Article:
Barcenas and Murillo reprised Trippier’s relationship with Loftus-Cheek on a much smaller scale, creating two nervy moments for England. The first saw Barcenas, free to Henderson’s right, slash wide. And, later, Barcenas popped up free between the lines again to set Murillo running in behind Young: the full-back should have scored.

England also gifted Panama two late clear-cut chances from set-pieces; Stones attempting to undo his set-piece double by letting both Roman Torres and Felipe Baloy go. The latter scored, sending all of Panama into raptures. Baloy, 37 now, has been the country’s best player for over a decade. As retirement gifts go, a World Cup goal certainly beats a gold watch.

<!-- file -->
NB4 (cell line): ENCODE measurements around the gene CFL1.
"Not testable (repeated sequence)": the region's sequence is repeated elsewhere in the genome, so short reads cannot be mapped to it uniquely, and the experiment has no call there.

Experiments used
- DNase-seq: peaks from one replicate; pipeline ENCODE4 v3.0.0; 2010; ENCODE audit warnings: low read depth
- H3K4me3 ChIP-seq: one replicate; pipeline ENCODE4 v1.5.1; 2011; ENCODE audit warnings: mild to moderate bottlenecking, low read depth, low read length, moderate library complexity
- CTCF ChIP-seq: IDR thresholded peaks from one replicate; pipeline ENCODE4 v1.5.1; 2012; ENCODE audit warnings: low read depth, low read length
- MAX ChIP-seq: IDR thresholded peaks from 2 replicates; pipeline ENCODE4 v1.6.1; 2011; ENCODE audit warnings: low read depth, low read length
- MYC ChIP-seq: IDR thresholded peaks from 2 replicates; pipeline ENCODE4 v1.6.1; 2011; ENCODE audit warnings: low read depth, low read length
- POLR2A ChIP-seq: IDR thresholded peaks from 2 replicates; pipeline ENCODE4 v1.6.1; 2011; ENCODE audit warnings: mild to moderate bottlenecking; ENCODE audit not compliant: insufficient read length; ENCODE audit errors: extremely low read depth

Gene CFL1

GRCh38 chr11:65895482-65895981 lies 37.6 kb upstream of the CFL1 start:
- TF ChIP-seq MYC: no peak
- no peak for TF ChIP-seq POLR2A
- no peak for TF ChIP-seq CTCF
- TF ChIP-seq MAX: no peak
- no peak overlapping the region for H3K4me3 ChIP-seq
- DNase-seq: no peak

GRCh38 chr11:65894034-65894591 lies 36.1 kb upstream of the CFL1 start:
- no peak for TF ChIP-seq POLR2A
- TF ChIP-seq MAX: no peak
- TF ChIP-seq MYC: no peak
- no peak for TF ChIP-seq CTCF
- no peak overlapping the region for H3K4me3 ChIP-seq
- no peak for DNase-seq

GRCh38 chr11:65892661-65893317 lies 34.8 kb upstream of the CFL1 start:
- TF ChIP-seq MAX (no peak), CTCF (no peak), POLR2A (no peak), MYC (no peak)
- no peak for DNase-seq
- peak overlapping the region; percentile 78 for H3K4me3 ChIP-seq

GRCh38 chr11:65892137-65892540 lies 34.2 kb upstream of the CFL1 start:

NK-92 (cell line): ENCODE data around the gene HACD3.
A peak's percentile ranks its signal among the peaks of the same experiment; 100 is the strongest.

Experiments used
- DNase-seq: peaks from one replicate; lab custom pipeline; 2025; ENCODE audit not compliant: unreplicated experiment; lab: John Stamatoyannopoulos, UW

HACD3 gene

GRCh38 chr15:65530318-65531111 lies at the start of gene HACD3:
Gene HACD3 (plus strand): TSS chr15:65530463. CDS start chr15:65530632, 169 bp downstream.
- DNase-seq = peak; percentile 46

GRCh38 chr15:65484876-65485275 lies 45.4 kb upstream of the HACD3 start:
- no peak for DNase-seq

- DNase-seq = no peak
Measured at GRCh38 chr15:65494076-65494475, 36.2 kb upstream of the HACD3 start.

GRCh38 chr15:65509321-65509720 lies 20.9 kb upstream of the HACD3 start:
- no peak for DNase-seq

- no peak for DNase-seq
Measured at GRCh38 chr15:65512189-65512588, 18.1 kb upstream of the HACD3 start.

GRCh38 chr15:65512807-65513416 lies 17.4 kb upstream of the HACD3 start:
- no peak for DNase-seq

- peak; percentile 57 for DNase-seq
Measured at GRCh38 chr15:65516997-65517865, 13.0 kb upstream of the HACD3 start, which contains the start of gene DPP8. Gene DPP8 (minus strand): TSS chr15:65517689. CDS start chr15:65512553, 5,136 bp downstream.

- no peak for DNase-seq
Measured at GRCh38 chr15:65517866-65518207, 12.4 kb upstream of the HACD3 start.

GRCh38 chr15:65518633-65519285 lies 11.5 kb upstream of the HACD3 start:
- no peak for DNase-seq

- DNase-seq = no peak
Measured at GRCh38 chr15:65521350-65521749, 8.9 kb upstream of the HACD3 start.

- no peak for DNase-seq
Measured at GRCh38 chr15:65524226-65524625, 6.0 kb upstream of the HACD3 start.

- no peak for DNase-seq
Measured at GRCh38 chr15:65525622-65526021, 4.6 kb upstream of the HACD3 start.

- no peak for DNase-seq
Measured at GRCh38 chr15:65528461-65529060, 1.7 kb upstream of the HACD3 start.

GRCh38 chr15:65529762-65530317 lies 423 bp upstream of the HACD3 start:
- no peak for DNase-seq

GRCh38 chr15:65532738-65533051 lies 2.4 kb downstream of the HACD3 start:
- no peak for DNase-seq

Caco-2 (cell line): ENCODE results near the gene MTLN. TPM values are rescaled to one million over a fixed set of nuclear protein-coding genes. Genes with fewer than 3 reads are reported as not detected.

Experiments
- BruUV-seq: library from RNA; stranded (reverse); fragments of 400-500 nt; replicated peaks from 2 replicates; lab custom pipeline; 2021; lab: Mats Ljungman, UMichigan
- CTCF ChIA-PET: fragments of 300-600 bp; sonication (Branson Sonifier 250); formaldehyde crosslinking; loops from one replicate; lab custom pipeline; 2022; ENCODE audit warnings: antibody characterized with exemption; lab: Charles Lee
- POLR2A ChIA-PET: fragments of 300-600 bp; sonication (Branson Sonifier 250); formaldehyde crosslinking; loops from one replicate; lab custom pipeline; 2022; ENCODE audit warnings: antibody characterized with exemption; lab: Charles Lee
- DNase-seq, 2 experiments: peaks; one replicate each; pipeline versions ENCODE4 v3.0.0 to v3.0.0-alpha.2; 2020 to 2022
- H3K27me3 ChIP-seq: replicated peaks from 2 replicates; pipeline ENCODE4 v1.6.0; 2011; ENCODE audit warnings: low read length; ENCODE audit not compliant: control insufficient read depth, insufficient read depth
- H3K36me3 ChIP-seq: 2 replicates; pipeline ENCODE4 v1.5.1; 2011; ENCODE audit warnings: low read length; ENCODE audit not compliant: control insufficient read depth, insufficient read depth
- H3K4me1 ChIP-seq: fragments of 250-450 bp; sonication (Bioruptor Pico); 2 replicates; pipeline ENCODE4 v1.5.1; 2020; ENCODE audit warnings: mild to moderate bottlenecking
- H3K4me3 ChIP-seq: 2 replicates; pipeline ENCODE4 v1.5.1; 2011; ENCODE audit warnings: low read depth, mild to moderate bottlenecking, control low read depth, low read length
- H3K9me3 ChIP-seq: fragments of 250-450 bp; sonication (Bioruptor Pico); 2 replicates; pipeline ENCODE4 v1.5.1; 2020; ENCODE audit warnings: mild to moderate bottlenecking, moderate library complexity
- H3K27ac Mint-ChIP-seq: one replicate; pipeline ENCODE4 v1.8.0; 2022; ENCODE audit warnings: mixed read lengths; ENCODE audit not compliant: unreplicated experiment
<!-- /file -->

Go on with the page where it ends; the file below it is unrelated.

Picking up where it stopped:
Raheem Sterling’s foul on the dangerous Rodriguez conceded the decisive free-kick, capping another disappointing outing for the Manchester City forward. Like Lingard, Sterling’s off-the-ball radar is impeccable. But, technically, he lags far behind his continental equivalents, as evidenced by spurning yet another clear-cut chance here.

At least Loftus-Cheek, in for the injured Dele Alli, acquitted himself well. But allowing the 22-year-old to extend his burgeoning understanding with Trippier carries with it significant risk.

Regardless of who England face in the knockout phase, pairing Henderson with two attack-minded runners will, almost certainly, end in tears. And better sides, likely to out-possess England, will surely aim to overload Young; which, given his defensive performances for Manchester United, should yield results.

England are through: that is the headline. Harry Kane is scoring goals, Jesse Lingard is running in behind for fun, and Steve Holland’s attacking set-piece routines should exact further damage. But significant doubts linger over Southgate’s 3-3-2-2 system. The real tests of its mettle are yet to come.